Results: The EORTC Core 30 questionnaire found significant improvements in ‘Emotional Functioning’ and ‘Insomnia’ (P≤0.01 and P≤0.01). An improvement was also found in the ‘Social Eating’ (P≤0.01) and ‘Teeth’ (P≤0.01) domains of the EORTC HN35 questionnaire. These beneficial outcomes might in part be explained by the social environment of being in a specific treatment group with similar patients. However, SF-36 found significant decline in ‘Social Functioning’ (P≤0.01). The patient group in this study did not undergo any surgical intervention between the two time points and no other interventions could be connected with the improvements, particularly in relation to ‘teeth’. In addition, clinical follow up confirmed stabilisation of the patient clinical conditions.
Conclusion: The findings of this study support the hypothesis that HBO2 has positive physiological and psychological impact on a number of factors for this patient group.
At the start of the year (2012) the SouthWest Branch of the British Psychology Society created the first of several local hubs conceptualised to facilitate meeting and improved communication between the regions psychologists. The initial hub was in Bristol, with others to follow in Exeter, Plymouth, Truro and the Channel Isles. The meetings at each of the hubs follows the popular ‘Psychology in the Pub’ format consisting of a short talk from a guest speaker/s, followed by an opportunity to network with other local Psychologists.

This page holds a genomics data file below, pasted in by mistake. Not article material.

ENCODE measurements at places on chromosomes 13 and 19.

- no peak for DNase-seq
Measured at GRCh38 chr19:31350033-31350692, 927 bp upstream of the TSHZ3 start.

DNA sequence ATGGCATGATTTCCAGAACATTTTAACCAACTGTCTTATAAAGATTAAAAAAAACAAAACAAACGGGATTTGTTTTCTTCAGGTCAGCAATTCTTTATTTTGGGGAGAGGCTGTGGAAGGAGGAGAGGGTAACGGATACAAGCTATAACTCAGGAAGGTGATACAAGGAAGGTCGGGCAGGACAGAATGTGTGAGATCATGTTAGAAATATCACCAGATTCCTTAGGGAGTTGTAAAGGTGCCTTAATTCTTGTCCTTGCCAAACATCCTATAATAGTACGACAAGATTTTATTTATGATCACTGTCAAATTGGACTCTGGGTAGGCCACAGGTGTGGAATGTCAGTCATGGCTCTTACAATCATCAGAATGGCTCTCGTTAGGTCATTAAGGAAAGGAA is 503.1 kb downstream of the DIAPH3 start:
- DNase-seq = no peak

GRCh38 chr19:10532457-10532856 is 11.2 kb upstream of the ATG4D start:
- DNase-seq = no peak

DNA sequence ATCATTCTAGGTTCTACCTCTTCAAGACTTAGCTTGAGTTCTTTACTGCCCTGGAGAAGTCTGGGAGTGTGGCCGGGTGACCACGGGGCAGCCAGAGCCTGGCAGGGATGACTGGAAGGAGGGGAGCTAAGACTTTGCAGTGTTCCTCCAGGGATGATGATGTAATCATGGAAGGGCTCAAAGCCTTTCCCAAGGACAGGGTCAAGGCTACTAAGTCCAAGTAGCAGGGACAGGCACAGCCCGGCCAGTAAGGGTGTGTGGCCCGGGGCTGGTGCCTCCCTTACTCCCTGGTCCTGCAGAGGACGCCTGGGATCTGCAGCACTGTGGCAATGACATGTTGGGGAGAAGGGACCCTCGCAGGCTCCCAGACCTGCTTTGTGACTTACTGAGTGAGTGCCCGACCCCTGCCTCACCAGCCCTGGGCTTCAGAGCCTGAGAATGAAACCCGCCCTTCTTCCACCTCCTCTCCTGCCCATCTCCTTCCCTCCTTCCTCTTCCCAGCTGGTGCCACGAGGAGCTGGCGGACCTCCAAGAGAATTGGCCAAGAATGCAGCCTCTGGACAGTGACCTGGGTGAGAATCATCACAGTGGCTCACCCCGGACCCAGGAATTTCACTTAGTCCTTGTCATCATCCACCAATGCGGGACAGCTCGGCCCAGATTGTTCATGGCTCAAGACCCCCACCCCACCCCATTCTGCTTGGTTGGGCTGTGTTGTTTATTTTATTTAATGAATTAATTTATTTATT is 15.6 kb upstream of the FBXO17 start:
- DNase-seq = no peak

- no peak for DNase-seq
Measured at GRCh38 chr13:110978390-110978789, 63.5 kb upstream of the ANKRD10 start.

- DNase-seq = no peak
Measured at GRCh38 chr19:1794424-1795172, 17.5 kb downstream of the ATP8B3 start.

The introductory session was in January– and saw Jo Maddocks, Founder and Product Director of JCA Occupational Psychologists, speak on the topic of ‘Emotional Intelligence in the workplace – a heavily requested topic and one that is relevant to a range of Psychological disciplines’. This was given to an audience of more than 75 local psychologists and interested individuals and was a well received start to the societies initiative.
March was the first meeting to be held at the now established ‘first Wednesday’ of the month. Dave Alcock took the reins for this talk. He explored a range of experiences/issues encountered whilst working with elite athletes across a range of settings but primarily working in rugby union and rugby league. Whilst the contexts were fairly specialised, the issues addressed cut across applied sport psychology, and as such were of interest to all those involved in elite sport, those wanting to begin work in the elite domain, or those who are simply interested in working in challenging environments. Issues such as the applied sport psychologist as moral arbiter, Pavlov’s bell, water boy, therapist, “ideal” parent, discriminative stimulus, and work with clinical & sub-clinical issues were all addressed. Dave went on to explore the challenges and rewards of applied sport psychology work and brought to life using a range of Dave’s experiences in the field (sometimes literally “in the field”!).